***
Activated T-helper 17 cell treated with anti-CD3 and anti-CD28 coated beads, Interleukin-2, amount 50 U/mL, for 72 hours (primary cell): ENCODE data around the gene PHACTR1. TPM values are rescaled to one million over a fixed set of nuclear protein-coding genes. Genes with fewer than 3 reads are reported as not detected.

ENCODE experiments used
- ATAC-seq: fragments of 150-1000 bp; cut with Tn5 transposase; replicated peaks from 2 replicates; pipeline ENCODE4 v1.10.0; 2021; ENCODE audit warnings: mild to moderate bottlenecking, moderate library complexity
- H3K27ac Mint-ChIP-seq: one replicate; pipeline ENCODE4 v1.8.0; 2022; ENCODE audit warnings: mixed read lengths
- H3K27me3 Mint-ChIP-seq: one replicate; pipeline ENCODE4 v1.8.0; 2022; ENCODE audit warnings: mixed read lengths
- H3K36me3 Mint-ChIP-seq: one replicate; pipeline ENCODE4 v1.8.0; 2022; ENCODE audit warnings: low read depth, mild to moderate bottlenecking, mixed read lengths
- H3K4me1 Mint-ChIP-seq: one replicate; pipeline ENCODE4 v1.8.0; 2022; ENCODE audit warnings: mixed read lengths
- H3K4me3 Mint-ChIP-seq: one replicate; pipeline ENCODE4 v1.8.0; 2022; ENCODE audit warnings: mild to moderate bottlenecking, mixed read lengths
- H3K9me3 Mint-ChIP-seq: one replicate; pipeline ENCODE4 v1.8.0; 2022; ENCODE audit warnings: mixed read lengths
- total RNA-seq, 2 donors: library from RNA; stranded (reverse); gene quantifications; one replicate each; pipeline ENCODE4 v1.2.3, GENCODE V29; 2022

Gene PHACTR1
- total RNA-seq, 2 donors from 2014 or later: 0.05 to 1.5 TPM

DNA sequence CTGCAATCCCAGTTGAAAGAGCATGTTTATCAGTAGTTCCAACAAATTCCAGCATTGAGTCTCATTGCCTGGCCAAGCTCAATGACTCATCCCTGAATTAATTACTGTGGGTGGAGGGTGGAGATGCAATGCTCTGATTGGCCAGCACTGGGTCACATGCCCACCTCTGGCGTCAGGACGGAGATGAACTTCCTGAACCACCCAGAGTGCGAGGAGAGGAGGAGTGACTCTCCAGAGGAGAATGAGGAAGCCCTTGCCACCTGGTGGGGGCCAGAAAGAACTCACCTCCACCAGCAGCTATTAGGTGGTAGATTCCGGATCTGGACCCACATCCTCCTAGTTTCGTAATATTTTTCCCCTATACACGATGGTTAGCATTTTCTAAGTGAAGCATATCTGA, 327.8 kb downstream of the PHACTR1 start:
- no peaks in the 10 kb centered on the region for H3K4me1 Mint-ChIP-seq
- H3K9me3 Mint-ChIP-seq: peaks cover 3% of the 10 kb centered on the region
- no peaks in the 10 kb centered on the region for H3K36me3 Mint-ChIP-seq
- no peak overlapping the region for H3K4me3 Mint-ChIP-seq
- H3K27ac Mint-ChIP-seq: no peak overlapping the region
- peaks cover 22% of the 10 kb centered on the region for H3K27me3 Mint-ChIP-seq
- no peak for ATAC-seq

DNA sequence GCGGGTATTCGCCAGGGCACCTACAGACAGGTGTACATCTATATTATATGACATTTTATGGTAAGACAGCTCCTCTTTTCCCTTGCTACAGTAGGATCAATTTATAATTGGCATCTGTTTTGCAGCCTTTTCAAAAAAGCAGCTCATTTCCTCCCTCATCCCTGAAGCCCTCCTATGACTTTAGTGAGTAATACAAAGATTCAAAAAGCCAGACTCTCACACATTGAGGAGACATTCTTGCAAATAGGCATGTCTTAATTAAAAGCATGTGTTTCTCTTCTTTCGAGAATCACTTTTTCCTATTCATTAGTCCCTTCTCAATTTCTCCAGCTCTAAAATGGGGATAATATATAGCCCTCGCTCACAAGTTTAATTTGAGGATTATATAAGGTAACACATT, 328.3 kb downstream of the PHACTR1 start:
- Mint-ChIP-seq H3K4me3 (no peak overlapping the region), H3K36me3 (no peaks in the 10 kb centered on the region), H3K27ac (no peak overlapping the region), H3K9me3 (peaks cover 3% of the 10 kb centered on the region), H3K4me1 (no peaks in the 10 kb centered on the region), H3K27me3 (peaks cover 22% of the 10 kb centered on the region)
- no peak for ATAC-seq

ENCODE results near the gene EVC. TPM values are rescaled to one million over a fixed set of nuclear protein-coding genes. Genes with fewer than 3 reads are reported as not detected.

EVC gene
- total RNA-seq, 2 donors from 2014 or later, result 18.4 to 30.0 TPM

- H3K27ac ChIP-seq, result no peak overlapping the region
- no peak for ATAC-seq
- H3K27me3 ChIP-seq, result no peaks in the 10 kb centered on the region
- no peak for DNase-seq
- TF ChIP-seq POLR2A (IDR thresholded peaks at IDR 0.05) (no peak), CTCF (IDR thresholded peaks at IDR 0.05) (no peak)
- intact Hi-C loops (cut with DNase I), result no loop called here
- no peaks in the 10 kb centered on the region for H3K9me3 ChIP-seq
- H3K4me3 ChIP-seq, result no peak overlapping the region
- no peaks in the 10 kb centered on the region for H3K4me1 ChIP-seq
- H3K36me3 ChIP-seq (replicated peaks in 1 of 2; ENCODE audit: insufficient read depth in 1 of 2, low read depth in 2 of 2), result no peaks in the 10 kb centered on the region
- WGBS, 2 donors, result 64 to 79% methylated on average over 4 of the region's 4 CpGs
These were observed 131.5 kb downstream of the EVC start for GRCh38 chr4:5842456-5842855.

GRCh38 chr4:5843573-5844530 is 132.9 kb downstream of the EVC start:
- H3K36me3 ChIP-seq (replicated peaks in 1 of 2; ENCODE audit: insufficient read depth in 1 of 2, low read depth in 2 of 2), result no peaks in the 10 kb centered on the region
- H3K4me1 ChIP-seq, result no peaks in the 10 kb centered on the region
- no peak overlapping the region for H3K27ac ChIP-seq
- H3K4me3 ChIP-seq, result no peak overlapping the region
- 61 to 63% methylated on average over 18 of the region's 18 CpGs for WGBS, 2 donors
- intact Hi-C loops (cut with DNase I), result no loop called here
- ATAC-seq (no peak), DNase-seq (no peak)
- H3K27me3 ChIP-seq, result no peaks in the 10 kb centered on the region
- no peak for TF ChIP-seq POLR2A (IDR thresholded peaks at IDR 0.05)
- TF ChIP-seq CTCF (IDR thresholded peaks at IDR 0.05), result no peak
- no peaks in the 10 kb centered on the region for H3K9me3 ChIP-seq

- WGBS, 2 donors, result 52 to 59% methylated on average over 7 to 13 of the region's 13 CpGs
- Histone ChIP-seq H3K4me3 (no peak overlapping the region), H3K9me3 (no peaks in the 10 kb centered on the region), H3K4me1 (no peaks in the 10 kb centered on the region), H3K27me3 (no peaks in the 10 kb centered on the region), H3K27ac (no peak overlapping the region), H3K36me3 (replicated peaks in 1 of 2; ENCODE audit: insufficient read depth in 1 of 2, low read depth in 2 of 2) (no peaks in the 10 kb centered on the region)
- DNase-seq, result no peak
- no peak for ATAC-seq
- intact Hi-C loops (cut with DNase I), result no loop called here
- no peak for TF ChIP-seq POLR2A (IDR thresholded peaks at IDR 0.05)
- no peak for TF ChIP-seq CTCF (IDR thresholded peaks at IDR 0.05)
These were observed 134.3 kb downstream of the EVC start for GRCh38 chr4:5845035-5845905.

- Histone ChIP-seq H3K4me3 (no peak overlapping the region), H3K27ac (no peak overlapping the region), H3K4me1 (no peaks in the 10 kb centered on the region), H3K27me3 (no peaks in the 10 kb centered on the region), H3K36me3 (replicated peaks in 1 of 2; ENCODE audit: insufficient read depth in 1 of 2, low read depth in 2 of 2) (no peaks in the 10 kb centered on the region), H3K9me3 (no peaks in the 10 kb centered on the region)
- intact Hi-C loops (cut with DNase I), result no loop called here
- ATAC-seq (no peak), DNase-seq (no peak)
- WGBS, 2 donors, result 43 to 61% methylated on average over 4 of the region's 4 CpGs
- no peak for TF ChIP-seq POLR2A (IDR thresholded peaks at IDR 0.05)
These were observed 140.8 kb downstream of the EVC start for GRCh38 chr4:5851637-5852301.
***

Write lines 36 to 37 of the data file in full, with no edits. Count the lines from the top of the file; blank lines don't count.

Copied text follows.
- H3K36me3 ChIP-seq (replicated peaks in 1 of 2; ENCODE audit: insufficient read depth in 1 of 2, low read depth in 2 of 2), result no peaks in the 10 kb centered on the region
- WGBS, 2 donors, result 64 to 79% methylated on average over 4 of the region's 4 CpGs